not been liberalized since Diem
took over in 1954. Public assembly
is strictly regulated. Anti-Com-
munist organizations, designed to
route out pro-Communist elements
within the student body of the
universities, have been formed by
the government.
IN THE PAST, anti-Communist
crusades and public denunciation"
campaigns eliminated much of
the opposition to the government.
Things have been quiet since then.
Students know that political In-
volvement is very risky,
So most of the Vietnamese stu-
dents have resigned themselves, to
self-imposed silence and have
closed their minds. The exclusion
of honorable dissent in Vietnam
has polarized the society into vis-
ible supporters of the government
and their clandestine opposition.
The opposition breaks down into
two categories, the militant
Buddhists and the NLF. The
young people are only nominally
students. As in the United States,
the leadership is frequently made
up 'of non-students. You cannot
go underground and remain in the
universities, which are closely
watched in Vietnam.
AMONG STUDENTS there is,
probably . more -support for the
Buddhist opposition, although it
is impossible to make a census.
The Buddhists oppose the current
government, would establish a
broad coalition and taketheir
chances with NLF participation in
the government.
In fact, many of the militant
Buddhist leaders are currently in
jail. The rest of these students
are underground, replete with new
names and false identity cards.
The student Buddhists can re-
main close to the universities be-
cause they are not actually at war
with the government. They still
have friends in school and do still
get together and talk politics.
...and
By WALTER GRANT
College Press Service
W ASHINGTON - During the
1964 Presidential campaign,
President Johnson stressed that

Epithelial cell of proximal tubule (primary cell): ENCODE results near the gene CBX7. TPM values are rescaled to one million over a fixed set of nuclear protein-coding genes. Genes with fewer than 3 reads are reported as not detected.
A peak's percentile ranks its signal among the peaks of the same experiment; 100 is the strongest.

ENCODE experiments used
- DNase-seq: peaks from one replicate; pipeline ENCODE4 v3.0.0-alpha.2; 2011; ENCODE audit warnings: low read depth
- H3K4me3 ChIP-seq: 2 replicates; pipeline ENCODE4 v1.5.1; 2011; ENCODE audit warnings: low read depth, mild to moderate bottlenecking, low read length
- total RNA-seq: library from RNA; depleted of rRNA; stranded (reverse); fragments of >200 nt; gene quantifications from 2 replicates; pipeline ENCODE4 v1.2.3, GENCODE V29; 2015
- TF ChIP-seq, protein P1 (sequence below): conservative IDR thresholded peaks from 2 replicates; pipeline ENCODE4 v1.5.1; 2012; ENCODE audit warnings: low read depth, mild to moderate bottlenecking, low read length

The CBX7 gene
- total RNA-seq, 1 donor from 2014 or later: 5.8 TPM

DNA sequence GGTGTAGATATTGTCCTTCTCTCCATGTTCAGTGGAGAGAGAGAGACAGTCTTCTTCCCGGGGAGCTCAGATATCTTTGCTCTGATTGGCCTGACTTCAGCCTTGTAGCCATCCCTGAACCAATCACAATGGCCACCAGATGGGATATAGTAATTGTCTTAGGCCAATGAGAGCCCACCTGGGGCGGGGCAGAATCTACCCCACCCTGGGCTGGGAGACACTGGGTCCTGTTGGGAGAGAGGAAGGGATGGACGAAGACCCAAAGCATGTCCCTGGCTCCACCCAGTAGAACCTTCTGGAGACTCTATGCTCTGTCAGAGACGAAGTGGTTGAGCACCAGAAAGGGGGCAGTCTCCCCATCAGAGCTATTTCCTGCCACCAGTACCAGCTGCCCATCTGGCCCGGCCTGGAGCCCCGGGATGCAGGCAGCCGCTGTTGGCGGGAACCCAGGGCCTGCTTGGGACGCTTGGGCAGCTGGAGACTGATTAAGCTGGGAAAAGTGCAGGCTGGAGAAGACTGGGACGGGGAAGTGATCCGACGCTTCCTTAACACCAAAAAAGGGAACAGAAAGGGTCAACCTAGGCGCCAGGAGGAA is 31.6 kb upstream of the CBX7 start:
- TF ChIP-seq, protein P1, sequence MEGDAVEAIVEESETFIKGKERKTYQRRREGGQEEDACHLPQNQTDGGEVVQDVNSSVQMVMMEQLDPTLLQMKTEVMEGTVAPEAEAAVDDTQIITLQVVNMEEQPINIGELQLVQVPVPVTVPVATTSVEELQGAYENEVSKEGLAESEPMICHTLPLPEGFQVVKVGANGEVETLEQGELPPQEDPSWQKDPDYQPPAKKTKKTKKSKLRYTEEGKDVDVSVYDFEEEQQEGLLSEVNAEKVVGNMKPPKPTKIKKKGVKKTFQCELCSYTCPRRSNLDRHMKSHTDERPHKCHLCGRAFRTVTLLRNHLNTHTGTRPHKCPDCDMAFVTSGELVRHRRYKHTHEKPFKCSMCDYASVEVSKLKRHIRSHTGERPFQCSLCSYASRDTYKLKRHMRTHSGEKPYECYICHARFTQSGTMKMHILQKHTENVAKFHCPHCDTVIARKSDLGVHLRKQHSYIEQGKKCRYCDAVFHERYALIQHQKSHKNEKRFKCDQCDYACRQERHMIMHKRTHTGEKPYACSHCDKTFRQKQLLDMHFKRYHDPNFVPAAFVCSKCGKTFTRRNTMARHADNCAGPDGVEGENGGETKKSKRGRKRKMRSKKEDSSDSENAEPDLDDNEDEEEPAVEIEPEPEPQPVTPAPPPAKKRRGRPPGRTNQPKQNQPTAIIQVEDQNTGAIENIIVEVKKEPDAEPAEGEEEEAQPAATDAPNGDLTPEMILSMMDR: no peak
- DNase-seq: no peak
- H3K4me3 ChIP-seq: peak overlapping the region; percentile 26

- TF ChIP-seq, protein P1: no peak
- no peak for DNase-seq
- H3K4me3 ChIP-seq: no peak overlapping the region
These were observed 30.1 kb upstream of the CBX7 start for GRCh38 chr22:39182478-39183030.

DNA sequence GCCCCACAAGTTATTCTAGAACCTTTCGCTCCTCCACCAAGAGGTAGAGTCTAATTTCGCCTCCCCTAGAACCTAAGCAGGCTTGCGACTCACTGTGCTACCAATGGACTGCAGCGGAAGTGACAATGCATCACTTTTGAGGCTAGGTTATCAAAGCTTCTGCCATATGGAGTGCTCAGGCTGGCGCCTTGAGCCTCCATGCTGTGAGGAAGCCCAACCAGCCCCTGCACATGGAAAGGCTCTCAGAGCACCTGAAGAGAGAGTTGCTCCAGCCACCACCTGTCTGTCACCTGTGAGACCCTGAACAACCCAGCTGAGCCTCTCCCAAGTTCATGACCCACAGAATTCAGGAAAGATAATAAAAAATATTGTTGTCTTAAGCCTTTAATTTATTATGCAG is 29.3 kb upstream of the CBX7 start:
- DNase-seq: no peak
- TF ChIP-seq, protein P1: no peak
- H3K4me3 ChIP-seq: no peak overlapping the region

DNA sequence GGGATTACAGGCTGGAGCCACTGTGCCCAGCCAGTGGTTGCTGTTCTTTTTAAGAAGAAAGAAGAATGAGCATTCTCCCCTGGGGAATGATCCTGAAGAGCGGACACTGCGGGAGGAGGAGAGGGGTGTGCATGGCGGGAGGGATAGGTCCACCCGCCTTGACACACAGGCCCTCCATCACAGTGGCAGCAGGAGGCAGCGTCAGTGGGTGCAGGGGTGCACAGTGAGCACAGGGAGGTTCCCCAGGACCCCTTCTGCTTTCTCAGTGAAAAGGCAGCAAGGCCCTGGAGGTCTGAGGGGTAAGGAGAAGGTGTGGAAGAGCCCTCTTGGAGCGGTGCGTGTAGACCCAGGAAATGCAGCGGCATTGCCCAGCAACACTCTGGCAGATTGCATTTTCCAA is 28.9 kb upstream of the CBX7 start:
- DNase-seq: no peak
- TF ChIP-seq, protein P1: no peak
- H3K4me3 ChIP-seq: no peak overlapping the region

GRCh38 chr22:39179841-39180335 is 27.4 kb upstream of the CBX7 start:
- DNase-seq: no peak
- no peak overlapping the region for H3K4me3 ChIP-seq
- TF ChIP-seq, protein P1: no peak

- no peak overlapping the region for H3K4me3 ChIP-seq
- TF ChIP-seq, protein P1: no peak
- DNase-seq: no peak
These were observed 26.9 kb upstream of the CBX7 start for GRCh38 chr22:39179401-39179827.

he wanted "this era to go down
in history as a period when young
people and the government be-
longed to each other."
The President, at the time, had
considerable support from stu-
dents, and his statement was a
plea for more young people to get.
on his bandwagon. Johnson's op-
ponent, ultra-conservative Barry
Goldwater, also thought it was
essential to have student sup-
port, and he rallied more than
30,000 members of the Young
Americans for Freedom and

100,000 members from the high
school Young Republicans to his
cause.
Today, it is clear that President
Johnson's ambition to involve
young people in government has
not been realized. In fact, during
the last four years young people,
have become more alienated from
the political process than ever be-
fore. Had Goldwater been elected,
the same probably would be true,
perhaps to an even greater extent.
BUT A NEW Presidential cam-
paign is underway; the candidates
again are trying to sell them-
selves to the student population,
and young volunteers again are
playing a central role in the cam-
paigns. Student involvement in
politics was a major news story
almost every day during the pri-
maries this spring when Sen.
Eugene McCarthy and the late.
Sen. Robert Kennedy, with the
help of students, piled up thou-
sands of votes against President
Johnson. Now, as both the Demo-
cratic and Republican conven-
tions approach, all of the candi-
dates, major and minor, are de-
pending on students to demon-
strate that they have widespread
popular support.
Even third party candidate
George Wallace has a small army
of loyal student followers. Last

Students who join the NLF, on
the other hand, rapidly lose allĀ°
contact with the university popu-
lation as they undergo the trans-
formation from students to sol-
diers.
"If you speak against the war,
you must speak against the VC,"
said Nguyen Van Chuong, a third
year English student at the Fac-
ulty of Pedagogy, University of
Hue.
Chuong typifies the iinority of
students who express strong ideo-
logical opposition to Communism.
He said he was pleased to receive
the military training the South
Vietnamese government is requir-
ing of all university students. He
thought "all the students are glad
to have it."
The Hue attack:had rallied the
people against the NLF, Chuong
said. "Now we must do our duty,"
he resolved. .
CHUONG'S interpretation of
the events in South Vietnam is
not that different from Dean
Dlusk's. He believes the NLF is a
creature of Hanoi and that North
Vietnam's attempt to fulifll the
Geneva Accords by means of mili-
tary force constitutes aggression.
Chuong's 'teacher of political
science had been I.Milton Sacks,
a prominent right-wing American
socialist, an extreme hawk and
frequent public advocate of Pres-
ident Johnson's policies.
"I am not pro-American and I
am not anti-American. I am a
nationalist," Chuong said.
Like many Vietnamese of late,
Chuong fears a unilateral Ameri-
can settlement in Vietnam which
will not take into account what he
perceives as the interests, of this